S1:E24 Adam Durfee – Bridging theory and practical application

July 13, 2021 |  Students
31 min

Adam Durfee has founded and built a program using students to run a marketing agency hired by well-known businesses looking for a fresh perspective. The results? 100% job placement, a self-funded program, and plans for growth in the future.

 

Tyler Jacobson  0:01

Welcome to LabChats, a podcast from the team at LabStats. I’m Tyler Jacobson, your host for today’s episode. Each week we’ll sit down with technology leaders in higher education to get the latest buzz and insights while we discuss current events, trends, problems and solutions. Now let’s get into it. For LabChats today, we are joined by Adam Durfee with Y Digital Agency. Adam, you want to give yourself a real brief introduction and tell us what the heck is Y Digital Agency?

Adam Durfee  0:33

Certainly, and I appreciate you having me on here Tyler. So I’m Adam Durfee. I’m the managing director and founder of Y Digital Agency. I’m about a 10 year digital marketing, digital advertising professional, who a few years ago, recognized a need for digital marketing and digital advertising as a more individual niche to be brought into the higher ed space. So [I] worked with my alma mater, Brigham Young University, and started up a program here and that program is called Y Digital Agency now part of the reason that we are an agency is because we sort of brainstormed “How do we teach digital marketing and digital advertising?” Which is a pretty, a pretty fast moving fast adjusting field. How do you teach that in a higher ed-type space? Does this work in a classroom with curriculums that take years to update ultimately decided that would be pretty tough. So we wanted to create something where we could work with real clients, and work on real projects at the speed the industry moves at. So we have a system. We bring students in to work with us more like an on campus internship. And we work on real clients [and] real projects for real brands. So we work with Subaru, Marriott, Disney Feature films, the NBA, Mountain Dew, etc. Doing some pretty high level projects, we put the students in the driver’s seats, and help them help them, I guess, practice how to help them learn how all this works, and do some really good career prep for them.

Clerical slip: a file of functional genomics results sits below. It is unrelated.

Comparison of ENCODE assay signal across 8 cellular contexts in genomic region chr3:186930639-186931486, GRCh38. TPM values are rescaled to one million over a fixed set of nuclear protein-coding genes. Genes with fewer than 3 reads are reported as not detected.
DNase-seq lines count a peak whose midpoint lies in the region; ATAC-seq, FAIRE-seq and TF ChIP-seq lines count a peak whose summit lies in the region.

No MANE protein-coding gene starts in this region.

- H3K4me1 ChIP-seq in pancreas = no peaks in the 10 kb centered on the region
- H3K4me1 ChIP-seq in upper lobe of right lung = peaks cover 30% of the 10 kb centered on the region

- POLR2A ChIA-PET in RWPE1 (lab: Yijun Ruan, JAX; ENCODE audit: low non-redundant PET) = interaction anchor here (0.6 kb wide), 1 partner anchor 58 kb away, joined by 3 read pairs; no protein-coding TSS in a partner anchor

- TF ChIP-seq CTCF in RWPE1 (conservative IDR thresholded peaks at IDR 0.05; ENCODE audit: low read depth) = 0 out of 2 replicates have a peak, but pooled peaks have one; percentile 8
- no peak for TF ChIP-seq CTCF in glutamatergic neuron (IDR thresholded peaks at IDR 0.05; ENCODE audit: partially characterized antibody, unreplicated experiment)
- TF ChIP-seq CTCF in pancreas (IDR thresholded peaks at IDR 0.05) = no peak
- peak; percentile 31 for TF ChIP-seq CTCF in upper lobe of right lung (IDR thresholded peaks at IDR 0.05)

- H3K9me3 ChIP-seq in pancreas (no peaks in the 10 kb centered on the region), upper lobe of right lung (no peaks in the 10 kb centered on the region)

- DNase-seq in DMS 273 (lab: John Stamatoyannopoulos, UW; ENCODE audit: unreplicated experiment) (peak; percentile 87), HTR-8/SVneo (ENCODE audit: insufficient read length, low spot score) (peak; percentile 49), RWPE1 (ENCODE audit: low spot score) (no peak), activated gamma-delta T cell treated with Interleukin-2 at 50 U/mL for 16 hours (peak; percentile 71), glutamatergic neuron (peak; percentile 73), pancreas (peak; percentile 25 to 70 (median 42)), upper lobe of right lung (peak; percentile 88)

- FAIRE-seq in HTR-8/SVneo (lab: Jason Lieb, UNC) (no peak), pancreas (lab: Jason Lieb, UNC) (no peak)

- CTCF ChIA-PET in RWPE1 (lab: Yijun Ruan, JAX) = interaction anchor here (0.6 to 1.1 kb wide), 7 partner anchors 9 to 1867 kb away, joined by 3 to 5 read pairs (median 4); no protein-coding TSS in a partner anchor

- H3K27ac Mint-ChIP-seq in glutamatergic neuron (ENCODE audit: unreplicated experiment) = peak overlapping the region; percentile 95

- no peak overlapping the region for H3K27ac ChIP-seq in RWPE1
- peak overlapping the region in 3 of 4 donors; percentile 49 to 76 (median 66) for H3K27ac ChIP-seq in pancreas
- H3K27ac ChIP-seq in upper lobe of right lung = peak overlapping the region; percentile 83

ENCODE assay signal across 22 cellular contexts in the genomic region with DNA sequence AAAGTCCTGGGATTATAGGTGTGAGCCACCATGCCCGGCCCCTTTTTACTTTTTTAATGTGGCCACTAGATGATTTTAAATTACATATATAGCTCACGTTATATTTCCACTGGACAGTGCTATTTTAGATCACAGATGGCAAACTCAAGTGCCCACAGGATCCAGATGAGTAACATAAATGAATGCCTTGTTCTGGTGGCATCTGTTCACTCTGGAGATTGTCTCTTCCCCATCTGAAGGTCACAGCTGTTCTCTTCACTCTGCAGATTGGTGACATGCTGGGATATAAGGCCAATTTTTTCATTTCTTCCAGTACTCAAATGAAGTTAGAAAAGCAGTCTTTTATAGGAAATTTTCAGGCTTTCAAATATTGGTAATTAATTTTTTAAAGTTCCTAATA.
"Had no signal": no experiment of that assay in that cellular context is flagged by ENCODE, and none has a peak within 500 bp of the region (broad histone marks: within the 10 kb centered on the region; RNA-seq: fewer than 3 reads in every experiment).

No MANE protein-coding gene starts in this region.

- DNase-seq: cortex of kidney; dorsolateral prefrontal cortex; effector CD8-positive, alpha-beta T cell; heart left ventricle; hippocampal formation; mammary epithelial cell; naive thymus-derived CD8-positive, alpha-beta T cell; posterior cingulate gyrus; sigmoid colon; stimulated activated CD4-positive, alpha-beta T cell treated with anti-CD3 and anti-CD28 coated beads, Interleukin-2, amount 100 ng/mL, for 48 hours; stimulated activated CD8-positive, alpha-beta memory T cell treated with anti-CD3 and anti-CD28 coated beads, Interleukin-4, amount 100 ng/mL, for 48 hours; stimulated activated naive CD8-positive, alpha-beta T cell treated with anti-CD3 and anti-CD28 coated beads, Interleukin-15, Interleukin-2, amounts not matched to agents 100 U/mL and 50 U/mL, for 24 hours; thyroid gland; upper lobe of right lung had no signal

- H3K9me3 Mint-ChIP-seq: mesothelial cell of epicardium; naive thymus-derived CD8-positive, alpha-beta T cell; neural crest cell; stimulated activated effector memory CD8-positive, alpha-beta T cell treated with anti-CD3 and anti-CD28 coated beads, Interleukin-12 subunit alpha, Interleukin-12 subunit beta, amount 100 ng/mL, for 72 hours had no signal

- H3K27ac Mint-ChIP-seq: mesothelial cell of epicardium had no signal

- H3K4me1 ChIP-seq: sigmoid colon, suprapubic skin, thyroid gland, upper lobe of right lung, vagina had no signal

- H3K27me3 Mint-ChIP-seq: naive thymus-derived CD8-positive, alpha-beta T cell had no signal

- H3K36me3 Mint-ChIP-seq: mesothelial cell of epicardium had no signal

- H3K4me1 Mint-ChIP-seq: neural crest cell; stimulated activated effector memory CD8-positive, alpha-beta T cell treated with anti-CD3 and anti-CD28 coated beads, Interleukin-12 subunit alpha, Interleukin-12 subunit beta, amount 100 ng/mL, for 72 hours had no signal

Tyler Jacobson  1:57